TOP 2019-04-02

From Gun Control to Gun Abolition

For libertarians at the Mackinac Center, the most radical ‘unfree’ policy relating to gun control is one where only the government is allowed to own and use weapons. But it is possible to go one step further, to a policy in which firearms are illegal for everyone, including the state[1].

To most people this probably sounds extreme, naïve, unrealistic or impossible. Why should that be? It is profoundly sad that our society is so thoroughly, so endemically violent that we cannot imagine not having an easy way to end somebody else’s life at the jolt of a finger.

Of course people will ask how a country could defend itself from other countries that do have firearms. But my ideas are always written from an international point of view, so when I speak of abolishing firearms, I mean that on a global scale. And my ideas always take a long-term perspective, so I don’t consider it unrealistic that within the next centuries we may go from the Nuclear Non-Proliferation Treaty, to complete nuclear disarmament, and then move on to consider similar treaties for other lethal weapons. Already there are countries such as Costa Rica who have no standing army, entrusting their defence to another country, and others such as Japan with an official policy of defensive war only. I do not think it is unreasonable to think that policies of official pacifism could eventually extend in the direction I am suggesting.

I realise that just because firearms are illegal does not mean people will stop making them, and this is a particular concern now that it is possible to use 3D printers to produce them in your own garage. As it stands, countries in Europe which already have wide-ranging gun control do not have any particular issue with 3D printed gun crimes. Ultimately, what the relatively low crime rates in Europe suggest is that gun control combined with social security and inclusive social policies are an effective way of preventing crime before it even starts.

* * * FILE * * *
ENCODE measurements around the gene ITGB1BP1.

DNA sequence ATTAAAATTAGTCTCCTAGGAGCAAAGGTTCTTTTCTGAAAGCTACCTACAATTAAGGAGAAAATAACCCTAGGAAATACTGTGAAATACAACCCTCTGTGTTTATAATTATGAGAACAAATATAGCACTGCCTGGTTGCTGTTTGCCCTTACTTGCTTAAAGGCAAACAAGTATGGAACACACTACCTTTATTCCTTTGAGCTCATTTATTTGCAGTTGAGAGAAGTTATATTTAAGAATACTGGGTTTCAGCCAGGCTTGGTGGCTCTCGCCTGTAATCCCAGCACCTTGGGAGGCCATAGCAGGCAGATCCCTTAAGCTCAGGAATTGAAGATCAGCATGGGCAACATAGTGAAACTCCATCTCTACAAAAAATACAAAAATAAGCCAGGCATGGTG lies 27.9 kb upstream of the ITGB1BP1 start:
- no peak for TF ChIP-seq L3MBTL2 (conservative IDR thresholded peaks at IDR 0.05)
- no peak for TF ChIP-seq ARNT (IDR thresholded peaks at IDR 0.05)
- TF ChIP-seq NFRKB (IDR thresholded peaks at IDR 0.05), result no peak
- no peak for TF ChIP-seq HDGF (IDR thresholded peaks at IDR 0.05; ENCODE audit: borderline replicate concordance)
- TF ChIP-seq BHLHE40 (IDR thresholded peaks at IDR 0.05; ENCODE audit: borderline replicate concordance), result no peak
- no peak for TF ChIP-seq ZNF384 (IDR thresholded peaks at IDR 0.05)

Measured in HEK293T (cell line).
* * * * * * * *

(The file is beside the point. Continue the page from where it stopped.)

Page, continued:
But even if people did produce their own homebrew firearms, I don’t think for a minute that this justifies the state or anybody else also having firearms so that they can ‘defend themselves’. Firearms are not a defensive measure; they are inherently an offensive one. Defensive measures include shields, armour, an effective use of environmental cover, and others. It seems reasonable that you might equip yourself with such things if you were dealing with an imminent rogue gun threat - but you don’t bring fire to fight fire. What is most important is to have personnel who are trained in de-escalation and non-lethal methods of conflict resolution.

Already there are grassroots community efforts along these lines that aim to resolve conflicts in a non-violent way, such as the CURE Violence model, among others. These efforts aim to do what the official law enforcement is plainly failing at, because time and again we find that police are aggravating or escalating conflicts rather than defusing them. When one party to a conflict has a weapon, it immediately increases the risk that the conflict will end with a fatality when it could have been settled peacefully. And when both sides have weapons, it sends tensions soaring, activating adrenaline that could result in the trigger being pulled entirely by accident.

Naturally, even if they accepted these arguments, many people in the libertarian camp oppose gun control simply because it involves less freedom, even if it makes the world less safe. I am usually a tireless advocate of individual freedom. But here there is no real contradiction, and that is because lethal weapons are designed to curtail somebody else’s freedom. They are by design an instrument for violating somebody’s fundamental right to life and, more deeply, for violating their consent. I reject the notion that weapons are primarily deterrents, and I think the evidence backs that up. People do not advocate that we should erect torture chambers with no intention of using them except as a ‘deterrent’. Since torture is a fundamental rights violation in international law, it follows that no torture chambers should exist. I argue the same logic for other methods of violence.

Suicide is a notable exception to my claim that weapons are fundamentally about violating rights. In countries with lax gun regulations, firearms are an effective and mostly painless suicide method. Consequently I think that gun control and abolition absolutely have to be accompanied by the right to die and hence the legalisation of painless suicide drugs such as barbiturates. This would make the suicidal use of firearms redundant.

Deweaponising our society is not an instant guarantee of world peace. But it is an important basis on which to build effective methods of conflict de-escalation, and for avoiding conflicts altogether.

  1. I am going to remain very vague about exactly which kinds of weapons I’m talking about in this essay, but of course I am focusing on lethal firearms.  ↩